Tom Székely, P.E., LEED AP

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September 1, 2005

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CAD and The Lost Art of Draughtsmanship


It should be a given that we can all agree that the point of technical drawing is to convey lots of information about very complex systems. We do this to allow skilled mechanics and tradespersons to construct artifacts that work, to the extent possible, as intended by their designers.


I threw in the parenthetical “to the extent possible” in the last sentence because I realized as I was writing that the artifacts of modern civilization are so complex that, despite everyone’s best efforts, things sometimes go wrong.  In fact, books have been written about the various permutations of a law attributed to have been formulated by one known to the world simply as "Murphy".


Why have we then deluded ourselves into believing that CAD is the magic bullet to simplify the construction process? We also seem to have come to believe that the advent of CAD has made it unnecessary to know anything about drafting (“draughting” in the uppity spelling which headlined this piece).


You don’t believe me? Why then do we still use the locution “CAD Operators?”  It used to make sense when few used CAD, and we wanted to insure fluency in the new paradigm, but nowadays you can’t get out of school without AutoCAD courses.  So, newly hired CAD operators are given a copy of the office’s CAD drafting standards and all is supposed to be well.


Why then do I still receive drawings that are difficult to read, and why do some offices still send out drawing packages that look like they came from several different offices?


You still don’t believe me? Click here to open a separate window with a sample drawing shipped with AutoCAD 2002. This is how not to do it, courtesy of Autodesk.


Move the window around so you can look at it while reading this, and then look at the three callouts at the upper left of the excerpt. Why are the they staggered like stairs instead of being aligned like the text in this document?  Why do the leader arrows from the two lower callouts come from the middle line of callout text, while that from the topmost callout comes from the first line of callout text?  Why does the leader line from the bottom of the three callouts cross a leader line from a dimension just below and to the right of that text?


Look at the “VENT FROM BELOW” callout near the upper right of the center grid box.  Isn’t it neat the way the leader line from it goes right through a column of text above it, and how that column of text goes right through the waste line referred to by the middle left callout block?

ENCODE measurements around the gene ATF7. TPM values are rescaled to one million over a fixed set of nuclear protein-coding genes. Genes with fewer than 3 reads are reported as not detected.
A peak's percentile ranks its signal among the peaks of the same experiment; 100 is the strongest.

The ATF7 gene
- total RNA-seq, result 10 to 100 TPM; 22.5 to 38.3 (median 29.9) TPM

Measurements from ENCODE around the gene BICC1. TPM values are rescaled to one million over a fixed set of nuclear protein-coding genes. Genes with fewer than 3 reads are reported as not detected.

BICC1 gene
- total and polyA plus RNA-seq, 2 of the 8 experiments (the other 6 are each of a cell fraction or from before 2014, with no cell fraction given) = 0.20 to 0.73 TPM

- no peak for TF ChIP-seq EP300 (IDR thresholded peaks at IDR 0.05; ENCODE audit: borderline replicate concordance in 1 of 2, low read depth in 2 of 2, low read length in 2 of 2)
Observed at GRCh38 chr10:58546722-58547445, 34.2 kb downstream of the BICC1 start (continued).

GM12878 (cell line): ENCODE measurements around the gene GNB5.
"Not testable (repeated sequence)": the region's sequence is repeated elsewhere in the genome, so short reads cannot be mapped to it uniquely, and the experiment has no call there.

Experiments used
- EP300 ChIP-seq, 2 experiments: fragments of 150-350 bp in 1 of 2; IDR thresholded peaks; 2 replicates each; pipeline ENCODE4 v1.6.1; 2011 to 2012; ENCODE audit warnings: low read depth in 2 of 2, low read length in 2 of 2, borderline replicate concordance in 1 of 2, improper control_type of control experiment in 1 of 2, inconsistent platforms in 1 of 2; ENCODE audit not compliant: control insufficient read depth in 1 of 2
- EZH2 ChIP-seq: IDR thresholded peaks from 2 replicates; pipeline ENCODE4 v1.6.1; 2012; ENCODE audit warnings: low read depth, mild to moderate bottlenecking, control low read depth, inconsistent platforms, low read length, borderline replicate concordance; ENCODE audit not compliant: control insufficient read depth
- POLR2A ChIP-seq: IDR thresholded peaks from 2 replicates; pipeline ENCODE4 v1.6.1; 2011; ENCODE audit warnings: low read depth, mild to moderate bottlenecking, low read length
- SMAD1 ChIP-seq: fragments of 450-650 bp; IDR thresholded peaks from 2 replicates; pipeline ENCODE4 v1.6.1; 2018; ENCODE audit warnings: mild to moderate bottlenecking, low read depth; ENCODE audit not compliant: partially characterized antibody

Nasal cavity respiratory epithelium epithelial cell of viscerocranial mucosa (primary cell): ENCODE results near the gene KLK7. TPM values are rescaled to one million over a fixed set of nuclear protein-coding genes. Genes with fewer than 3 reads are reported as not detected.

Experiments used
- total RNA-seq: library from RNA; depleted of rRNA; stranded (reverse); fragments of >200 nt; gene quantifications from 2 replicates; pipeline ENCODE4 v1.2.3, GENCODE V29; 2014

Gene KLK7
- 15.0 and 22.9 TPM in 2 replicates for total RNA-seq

Note that none of this has anything at all to do with layers, linetypes, or lineweights, things so fondly addressed by office CAD standards.  It has everything to do with knowing how to draw, however


Maybe “CAD Operators” should not be taught by techies who know their way around CAD software better than they know their way around the graphic presentation standards necessary to facilitate the transfer of the complex information presented on drawings to people who are actually going to build the things.


As if that isn’t enough, not infrequently, internal CAD standards are developed by MIS types who wouldn’t know a hard to understand drawing if they tripped over it, because they know even less about drawing than the CAD Operators they are charged with supervising.


That the drawing excerpt is not totally unreadable (it’s awfully close, though) is only because it’s not quite as crowded as some drawings I have seen.


Are we nuts, that we let stuff like this go out our front door after we worked so damned hard to get the engineering right?  Murphy’s predilection for screwing things up tells us we need to make sure we don’t add lousy presentation as a possible means for him to work his evil ways.


While my technical library used to be lousy with books on drafting, only two remain for me to recommend to those of you who want to cruise Amazon to find out more about what I’ve been saying. They are:


Engineering: An Introduction to a Creative Profession, Beakley/Leach; McMillan, 1967. See chapter 14 “Technical Sketching-A Universal Language for the Engineer.”




Graphics for Engineers, Earle; Addison-Wesley, 1985.


Unfortunately both are fixated upon very basic stuff, and the former even makes some of the mistakes I pointed out regarding extension of leaders from text blocks, but it’s a start.


My parting thought:


You’ve gotta get this stuff right before you can make all the cool stuff in CAD  3D and Building Information Modeling systems worth anything at all to you and your clients.


OK, I started writing this newlsletter again at the beginning of the year after a 7 year hiatus because I needed to do some marketing, and while polemics such as this one make me feel better, they don’t do much to impress potential clients with my brilliance.


Make sure you have sunglasses handy for the next issue.


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